Humans have always realized that those who somehow manage to avoid procrastinating get more done. Alexander the Great is said to have attributed his military success to his habit of "never putting anything off." And yet, for most of us—who just want to get our work done as well as clean and organize our home, not conquer Asia—the temptation to put things off is ever-present. But as strong as the urge to procrastinate can be, it doesn’t have to control your life. Developing some new habits and adopting a few small shifts in perspective can help you stop procrastinating for good.
Why Is Procrastination Harmful?
Many people recognize that creeping sense of dread and shame when they’ve been avoiding a task for far too long and its deadline is fast approaching. It’s not just that you’re unprepared, but that you feel as if your unpreparedness is all your own fault.
Procrastination can have negative consequences beyond making us feel bad about ourselves. It turns out shirking your responsibilities until the last possible moment can be destructive to your finances and mental health. Studies suggest that workplace distractions could be costing the economy hundreds of billions of dollars, and procrastination-driven decisions such as failing to file taxes in a timely manner can cost individuals hundreds of dollars. Over time, procrastination has been found to cause stress and illness.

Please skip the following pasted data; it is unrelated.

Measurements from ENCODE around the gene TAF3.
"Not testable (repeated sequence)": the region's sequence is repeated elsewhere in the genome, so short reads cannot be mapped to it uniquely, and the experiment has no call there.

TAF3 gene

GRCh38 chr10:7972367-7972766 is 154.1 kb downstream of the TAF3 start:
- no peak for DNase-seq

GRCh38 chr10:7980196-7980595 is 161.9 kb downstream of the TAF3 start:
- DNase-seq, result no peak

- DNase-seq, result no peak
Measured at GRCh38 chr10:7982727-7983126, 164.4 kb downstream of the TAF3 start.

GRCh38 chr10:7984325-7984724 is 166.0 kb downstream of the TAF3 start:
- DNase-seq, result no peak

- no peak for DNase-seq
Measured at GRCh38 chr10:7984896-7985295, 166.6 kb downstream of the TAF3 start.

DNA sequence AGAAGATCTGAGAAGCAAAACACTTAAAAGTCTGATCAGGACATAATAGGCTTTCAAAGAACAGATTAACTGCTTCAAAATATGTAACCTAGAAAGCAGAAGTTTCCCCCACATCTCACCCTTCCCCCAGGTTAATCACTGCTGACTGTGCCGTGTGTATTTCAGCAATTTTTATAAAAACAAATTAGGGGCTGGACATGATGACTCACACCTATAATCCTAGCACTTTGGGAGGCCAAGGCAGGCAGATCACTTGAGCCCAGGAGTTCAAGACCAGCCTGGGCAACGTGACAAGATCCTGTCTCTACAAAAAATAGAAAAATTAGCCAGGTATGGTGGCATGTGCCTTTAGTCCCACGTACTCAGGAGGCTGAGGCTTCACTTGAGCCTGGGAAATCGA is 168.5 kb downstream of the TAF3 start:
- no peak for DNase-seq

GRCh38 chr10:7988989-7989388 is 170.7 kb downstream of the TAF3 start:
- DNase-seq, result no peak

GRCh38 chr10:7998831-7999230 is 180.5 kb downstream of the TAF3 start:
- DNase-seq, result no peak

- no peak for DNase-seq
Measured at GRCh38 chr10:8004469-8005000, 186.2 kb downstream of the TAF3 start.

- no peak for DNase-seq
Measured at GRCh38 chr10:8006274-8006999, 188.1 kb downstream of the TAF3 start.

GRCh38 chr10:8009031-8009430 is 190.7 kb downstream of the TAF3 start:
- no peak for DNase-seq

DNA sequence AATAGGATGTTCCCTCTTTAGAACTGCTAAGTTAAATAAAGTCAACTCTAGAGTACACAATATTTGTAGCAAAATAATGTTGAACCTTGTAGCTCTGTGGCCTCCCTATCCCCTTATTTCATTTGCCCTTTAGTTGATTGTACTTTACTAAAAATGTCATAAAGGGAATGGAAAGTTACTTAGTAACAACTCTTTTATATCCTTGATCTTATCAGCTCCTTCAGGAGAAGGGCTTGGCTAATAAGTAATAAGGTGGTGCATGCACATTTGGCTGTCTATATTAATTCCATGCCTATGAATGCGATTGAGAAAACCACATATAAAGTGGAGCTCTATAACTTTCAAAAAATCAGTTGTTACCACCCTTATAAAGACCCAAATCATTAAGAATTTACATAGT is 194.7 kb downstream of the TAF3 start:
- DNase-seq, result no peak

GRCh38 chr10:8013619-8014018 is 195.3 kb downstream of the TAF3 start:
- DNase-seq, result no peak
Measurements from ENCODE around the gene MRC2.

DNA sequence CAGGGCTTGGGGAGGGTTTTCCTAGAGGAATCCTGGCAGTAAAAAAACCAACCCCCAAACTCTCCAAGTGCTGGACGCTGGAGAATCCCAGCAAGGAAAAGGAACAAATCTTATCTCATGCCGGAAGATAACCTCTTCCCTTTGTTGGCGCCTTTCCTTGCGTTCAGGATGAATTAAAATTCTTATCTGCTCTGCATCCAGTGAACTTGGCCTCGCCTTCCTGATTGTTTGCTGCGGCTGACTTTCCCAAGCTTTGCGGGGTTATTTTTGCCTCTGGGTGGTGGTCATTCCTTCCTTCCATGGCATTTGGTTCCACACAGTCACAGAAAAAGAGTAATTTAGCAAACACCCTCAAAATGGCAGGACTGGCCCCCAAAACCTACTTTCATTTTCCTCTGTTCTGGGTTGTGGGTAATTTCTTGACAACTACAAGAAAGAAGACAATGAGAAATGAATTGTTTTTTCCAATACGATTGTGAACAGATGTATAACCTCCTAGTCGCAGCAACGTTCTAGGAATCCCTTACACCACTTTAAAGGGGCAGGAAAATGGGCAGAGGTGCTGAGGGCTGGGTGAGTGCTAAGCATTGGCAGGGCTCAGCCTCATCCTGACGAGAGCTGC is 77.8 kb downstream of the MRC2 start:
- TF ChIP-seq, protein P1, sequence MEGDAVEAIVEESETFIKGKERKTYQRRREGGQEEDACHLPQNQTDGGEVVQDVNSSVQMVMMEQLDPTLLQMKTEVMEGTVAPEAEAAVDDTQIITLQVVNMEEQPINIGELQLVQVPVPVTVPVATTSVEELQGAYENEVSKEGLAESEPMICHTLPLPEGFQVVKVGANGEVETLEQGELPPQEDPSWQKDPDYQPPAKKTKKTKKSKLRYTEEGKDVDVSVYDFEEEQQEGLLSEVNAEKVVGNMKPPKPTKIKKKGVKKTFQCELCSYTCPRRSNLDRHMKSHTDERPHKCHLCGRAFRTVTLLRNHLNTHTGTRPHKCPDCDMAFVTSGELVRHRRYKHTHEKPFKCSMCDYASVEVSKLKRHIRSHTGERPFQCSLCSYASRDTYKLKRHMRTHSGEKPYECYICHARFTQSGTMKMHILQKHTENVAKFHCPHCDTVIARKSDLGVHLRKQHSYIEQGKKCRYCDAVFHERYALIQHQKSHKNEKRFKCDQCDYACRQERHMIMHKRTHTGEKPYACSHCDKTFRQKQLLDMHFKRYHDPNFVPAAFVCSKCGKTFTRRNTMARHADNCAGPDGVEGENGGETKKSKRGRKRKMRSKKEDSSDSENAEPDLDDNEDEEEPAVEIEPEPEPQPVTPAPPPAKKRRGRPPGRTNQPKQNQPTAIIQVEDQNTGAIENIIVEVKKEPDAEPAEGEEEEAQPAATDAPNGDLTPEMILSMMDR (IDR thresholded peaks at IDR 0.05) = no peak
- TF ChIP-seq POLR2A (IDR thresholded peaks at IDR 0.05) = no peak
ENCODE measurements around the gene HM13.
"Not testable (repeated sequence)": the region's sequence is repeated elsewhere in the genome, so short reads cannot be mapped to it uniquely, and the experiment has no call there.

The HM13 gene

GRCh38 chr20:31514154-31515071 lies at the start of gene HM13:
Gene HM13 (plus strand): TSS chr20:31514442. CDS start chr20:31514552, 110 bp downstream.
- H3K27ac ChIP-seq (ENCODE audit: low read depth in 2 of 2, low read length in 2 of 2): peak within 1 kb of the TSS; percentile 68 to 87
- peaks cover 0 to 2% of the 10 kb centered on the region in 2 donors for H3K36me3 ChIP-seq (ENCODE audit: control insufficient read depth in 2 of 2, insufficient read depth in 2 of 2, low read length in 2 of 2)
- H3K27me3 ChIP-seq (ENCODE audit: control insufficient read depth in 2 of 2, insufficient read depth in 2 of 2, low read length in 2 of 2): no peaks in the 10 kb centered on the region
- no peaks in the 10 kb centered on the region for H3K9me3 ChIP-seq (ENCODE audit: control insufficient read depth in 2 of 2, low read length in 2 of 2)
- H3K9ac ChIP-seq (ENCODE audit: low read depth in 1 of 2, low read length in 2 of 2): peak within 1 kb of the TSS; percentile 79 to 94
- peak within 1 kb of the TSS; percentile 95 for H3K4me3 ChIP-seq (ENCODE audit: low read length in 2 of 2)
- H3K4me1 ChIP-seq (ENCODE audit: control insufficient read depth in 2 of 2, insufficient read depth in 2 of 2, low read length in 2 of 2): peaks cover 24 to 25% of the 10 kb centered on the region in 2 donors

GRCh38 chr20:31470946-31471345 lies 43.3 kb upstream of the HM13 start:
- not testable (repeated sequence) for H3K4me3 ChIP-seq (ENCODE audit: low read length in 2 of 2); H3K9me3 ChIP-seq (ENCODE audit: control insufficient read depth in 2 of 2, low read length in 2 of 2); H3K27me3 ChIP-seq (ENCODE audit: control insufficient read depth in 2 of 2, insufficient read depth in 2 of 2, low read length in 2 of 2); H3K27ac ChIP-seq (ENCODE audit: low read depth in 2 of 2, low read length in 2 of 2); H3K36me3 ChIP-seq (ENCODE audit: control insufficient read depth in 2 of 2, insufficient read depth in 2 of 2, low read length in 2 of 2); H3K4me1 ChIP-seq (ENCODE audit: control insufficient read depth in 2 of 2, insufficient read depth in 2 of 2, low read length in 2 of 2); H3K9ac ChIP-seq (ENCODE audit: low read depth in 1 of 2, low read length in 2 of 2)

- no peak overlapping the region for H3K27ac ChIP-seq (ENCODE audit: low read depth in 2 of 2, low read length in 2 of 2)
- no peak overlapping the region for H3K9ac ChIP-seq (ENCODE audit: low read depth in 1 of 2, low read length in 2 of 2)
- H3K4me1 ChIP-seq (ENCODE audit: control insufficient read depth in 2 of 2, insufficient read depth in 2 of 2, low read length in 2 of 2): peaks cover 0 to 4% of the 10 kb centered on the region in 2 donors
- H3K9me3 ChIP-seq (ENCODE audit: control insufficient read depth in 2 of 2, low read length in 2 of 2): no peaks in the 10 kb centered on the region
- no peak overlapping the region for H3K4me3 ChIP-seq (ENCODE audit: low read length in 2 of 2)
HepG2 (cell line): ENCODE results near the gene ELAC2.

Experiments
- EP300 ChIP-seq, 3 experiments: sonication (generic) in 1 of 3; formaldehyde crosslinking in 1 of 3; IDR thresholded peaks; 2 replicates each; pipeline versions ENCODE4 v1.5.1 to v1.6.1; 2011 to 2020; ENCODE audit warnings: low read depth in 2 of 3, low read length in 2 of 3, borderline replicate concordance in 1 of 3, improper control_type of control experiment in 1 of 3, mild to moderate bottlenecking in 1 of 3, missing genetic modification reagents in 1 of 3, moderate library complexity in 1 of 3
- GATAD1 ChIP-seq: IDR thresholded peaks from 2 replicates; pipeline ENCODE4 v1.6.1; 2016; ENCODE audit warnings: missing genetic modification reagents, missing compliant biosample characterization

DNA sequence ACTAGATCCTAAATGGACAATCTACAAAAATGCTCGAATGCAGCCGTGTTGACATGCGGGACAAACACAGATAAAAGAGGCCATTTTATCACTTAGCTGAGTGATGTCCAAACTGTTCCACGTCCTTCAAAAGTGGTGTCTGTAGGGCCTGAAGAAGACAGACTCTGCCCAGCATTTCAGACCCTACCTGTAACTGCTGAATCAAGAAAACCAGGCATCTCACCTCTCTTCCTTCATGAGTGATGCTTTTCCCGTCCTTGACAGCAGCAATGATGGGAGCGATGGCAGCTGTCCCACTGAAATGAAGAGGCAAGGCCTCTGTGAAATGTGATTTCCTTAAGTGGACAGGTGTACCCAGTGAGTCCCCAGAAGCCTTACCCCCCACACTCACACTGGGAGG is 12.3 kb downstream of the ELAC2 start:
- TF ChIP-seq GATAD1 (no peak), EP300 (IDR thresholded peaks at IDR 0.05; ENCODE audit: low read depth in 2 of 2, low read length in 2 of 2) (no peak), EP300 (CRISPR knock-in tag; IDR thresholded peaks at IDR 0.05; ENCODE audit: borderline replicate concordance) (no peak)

Why Being Productive Matters
What does life look like for someone who doesn’t procrastinate? For one thing, non-procrastinators know which tasks should take priority; this is considered one of the habits of super-productive people. Not only can non-procrastinators easily identify which tasks should come first, they work to accomplish those tasks in the proper order and in a timely fashion. They use routines and tools, if necessary, to organize their homes, lives, and schedules so they can do what needs to be done when it needs to be done. They manage their time to minimize the hours they spend worrying about it, inefficiently “planning,” or otherwise avoiding doing what they need to do.
People who don’t procrastinate don’t necessarily enjoy doing everything on their to-do lists, but they’ve figured out that getting stuff done with the least possible delay feels better and causes fewer problems for them in the end.
Tips to Stop Procrastinating